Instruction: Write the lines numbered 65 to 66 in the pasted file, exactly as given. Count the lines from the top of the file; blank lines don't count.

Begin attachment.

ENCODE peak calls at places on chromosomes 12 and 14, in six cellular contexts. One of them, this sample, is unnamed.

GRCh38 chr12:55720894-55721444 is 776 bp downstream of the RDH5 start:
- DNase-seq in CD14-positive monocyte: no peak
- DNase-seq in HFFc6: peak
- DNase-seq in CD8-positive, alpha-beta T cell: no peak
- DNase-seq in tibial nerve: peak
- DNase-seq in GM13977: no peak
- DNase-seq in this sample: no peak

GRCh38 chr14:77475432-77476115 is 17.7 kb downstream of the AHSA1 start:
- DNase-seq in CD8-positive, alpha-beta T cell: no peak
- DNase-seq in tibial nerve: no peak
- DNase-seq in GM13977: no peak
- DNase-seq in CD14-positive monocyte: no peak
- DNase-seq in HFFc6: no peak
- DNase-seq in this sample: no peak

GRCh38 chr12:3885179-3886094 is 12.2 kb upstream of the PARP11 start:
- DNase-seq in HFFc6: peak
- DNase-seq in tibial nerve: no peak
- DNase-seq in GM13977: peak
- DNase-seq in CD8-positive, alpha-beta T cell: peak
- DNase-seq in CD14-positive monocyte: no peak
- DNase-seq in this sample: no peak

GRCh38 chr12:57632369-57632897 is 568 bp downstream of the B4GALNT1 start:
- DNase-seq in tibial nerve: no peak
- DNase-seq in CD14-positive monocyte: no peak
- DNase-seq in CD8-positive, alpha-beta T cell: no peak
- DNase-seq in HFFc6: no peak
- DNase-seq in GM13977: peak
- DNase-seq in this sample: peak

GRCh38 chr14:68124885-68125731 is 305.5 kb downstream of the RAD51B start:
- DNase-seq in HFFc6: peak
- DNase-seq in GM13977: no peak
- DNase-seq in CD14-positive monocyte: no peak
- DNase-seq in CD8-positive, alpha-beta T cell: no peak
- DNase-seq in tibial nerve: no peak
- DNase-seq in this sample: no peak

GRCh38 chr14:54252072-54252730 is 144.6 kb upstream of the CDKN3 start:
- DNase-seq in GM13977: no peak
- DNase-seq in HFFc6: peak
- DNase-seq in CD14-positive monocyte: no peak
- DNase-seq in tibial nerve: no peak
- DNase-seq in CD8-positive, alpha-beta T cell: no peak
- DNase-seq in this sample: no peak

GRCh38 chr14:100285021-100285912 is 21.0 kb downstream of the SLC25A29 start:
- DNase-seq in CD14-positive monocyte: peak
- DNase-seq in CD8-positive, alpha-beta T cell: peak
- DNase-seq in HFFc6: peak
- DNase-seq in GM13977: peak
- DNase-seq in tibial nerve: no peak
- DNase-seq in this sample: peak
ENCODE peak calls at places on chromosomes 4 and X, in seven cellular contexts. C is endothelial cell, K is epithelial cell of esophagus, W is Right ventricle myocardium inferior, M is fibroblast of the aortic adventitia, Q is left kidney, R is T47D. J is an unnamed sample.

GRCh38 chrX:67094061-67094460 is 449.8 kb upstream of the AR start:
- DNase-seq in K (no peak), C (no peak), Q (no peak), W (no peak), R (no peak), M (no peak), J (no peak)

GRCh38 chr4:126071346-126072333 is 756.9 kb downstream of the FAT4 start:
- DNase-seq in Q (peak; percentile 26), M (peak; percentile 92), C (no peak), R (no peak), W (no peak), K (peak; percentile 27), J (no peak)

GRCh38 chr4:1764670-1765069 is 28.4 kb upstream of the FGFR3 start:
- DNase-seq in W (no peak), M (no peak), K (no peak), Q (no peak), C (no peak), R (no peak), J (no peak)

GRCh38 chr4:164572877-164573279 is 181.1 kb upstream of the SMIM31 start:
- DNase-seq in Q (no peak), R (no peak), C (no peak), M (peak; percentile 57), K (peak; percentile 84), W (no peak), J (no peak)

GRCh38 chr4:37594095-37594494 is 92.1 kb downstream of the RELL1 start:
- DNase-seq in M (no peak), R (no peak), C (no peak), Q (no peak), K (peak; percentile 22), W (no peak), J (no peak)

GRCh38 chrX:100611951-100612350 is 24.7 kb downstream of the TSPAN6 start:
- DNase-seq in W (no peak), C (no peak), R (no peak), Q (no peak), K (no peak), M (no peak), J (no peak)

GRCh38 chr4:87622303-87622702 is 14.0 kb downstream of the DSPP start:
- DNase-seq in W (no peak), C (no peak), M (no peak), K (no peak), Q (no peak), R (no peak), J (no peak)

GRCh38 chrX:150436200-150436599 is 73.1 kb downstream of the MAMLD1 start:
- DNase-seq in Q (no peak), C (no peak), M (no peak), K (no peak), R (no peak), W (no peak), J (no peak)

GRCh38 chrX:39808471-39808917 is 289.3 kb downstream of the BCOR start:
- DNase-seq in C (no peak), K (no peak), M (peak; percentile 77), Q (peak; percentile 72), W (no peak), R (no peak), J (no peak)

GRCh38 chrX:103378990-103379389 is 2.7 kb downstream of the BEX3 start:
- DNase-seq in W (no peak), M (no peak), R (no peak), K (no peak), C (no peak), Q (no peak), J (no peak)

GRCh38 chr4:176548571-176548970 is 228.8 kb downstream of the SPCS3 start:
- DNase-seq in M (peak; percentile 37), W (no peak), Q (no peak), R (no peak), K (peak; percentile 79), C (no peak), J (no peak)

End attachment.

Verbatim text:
- DNase-seq in W (no peak), C (no peak), M (no peak), K (no peak), Q (no peak), R (no peak), J (no peak)

GRCh38 chrX:150436200-150436599 is 73.1 kb downstream of the MAMLD1 start: